All in all, the date doesn’t go horribly, and he likes chocolate and peanut butter (yes I asked), so I agree to see a Matt Damon movie with him next weekend. I really want to see the movie and as you’ll see, Matt Damon has a tendency to pop up unexpectedly in my dating life. I don’t think he’s marriage materials, or even third date material in all likelihood, but I’m not about to write off a perfectly precious Reese’s lover.

As I arrive at the Courthouse movie theater, it’s raining so everyone is huddled quietly together with their heads down outside. Sam slips up beside me and asks, “What’s the news?” Having forgotten about this little idiosyncrasy, I respond literally, and we spend the entirety of the previews discussing current events. Not a great start.

As often happens, the floor below my seat was sticky, so I kept my purse in my lap. Perhaps subconsciously I didn’t want to seem too… open… so I sat with my hands folded on my purse, legs crossed, like a little old lady waiting for the bus.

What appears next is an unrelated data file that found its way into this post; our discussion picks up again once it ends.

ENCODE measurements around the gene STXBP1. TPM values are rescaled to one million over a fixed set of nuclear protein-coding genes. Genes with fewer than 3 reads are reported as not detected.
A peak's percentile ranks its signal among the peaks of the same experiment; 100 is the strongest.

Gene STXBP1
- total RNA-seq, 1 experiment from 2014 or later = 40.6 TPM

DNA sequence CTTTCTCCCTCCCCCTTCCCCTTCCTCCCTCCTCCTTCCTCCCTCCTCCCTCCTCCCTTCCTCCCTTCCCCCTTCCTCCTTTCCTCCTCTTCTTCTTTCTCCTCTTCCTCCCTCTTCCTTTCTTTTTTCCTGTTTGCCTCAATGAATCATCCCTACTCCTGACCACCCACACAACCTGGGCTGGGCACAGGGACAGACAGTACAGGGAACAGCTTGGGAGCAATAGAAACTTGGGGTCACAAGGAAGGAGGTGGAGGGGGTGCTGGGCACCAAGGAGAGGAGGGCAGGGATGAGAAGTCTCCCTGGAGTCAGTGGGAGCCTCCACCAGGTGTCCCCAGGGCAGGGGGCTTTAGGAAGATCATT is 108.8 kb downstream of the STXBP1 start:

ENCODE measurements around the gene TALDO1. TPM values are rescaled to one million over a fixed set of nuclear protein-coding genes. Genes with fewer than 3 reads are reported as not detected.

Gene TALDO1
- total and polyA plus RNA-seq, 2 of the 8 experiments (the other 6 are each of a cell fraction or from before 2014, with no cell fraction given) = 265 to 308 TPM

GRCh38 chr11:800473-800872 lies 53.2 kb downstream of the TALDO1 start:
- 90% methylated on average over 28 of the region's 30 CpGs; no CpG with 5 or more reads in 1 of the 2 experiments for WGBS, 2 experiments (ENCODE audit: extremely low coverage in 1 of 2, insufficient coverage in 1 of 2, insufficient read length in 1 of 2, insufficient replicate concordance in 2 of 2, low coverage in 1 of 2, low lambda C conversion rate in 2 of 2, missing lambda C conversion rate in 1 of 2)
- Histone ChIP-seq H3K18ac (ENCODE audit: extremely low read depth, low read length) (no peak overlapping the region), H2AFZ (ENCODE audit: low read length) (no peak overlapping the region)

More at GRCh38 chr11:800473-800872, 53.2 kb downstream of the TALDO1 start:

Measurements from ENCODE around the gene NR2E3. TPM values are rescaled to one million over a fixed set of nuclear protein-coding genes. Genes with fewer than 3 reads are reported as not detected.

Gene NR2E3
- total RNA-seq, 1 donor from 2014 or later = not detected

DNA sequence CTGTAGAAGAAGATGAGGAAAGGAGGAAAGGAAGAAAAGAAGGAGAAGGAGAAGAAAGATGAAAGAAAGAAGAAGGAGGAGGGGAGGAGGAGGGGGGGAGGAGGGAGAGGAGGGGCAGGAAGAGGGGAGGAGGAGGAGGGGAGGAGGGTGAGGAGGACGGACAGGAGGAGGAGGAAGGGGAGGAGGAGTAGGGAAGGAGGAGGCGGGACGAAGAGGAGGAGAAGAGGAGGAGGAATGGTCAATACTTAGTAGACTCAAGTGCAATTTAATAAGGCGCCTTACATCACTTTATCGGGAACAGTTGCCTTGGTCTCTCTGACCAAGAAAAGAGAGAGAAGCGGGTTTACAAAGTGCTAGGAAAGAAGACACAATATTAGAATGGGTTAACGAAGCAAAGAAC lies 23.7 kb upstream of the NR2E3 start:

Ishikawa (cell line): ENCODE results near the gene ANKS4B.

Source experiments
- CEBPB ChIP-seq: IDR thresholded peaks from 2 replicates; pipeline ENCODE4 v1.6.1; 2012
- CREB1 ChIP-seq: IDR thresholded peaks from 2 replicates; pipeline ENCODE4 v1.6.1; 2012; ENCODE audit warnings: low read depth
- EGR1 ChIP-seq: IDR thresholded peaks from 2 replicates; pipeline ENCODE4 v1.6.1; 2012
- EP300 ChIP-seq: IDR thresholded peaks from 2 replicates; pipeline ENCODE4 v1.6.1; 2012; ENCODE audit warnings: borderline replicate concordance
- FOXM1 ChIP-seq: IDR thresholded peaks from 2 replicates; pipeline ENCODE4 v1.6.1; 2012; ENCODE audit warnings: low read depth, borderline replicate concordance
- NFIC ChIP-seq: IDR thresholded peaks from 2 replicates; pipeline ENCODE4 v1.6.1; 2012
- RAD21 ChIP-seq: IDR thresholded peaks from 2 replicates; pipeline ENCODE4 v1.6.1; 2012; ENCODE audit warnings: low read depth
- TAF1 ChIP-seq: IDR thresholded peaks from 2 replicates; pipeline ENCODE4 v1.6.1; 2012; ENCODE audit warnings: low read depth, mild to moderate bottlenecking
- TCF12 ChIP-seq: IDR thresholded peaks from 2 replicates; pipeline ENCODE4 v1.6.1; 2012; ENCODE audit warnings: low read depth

I should also mention that I had been running for a train as we left the last date, so there had been no good night hug, kiss or handshake… no breaking the touch barrier of any sort. So imagine my surprise when during the movie has arm drops onto my thigh, palm up, waiting like a giant cartoon question mark.

I do what any nice, but not too nice, girl would do. I freeze. I sit with my hands clutching my purse, eyes glued to Matt Damon, especially when I feel Sam looking over at me. I can’t decide whether to shake him off or say something, so I just pretend I hadn’t noticed anything. My dog similarly places her paw on my leg when I’m not paying enough attention, so I wonder if he wants me to scratch behind his ear. Thankfully the rational side of me stays put.

Sam finally moves his arm back to his side of the divider, although he left that question out there way longer than I ever expected. Since it’s still raining when we leave the theater and he starts to walk me to my car, I make some fuss about my hair, give him a quick hug and run for the car.


Unsurprisingly, I never heard from Sam again perhaps because I left him walk home in the rain, or because I didn’t offer him a treat for being good. I may never know exactly why, but kids, Sam is certainly not your father.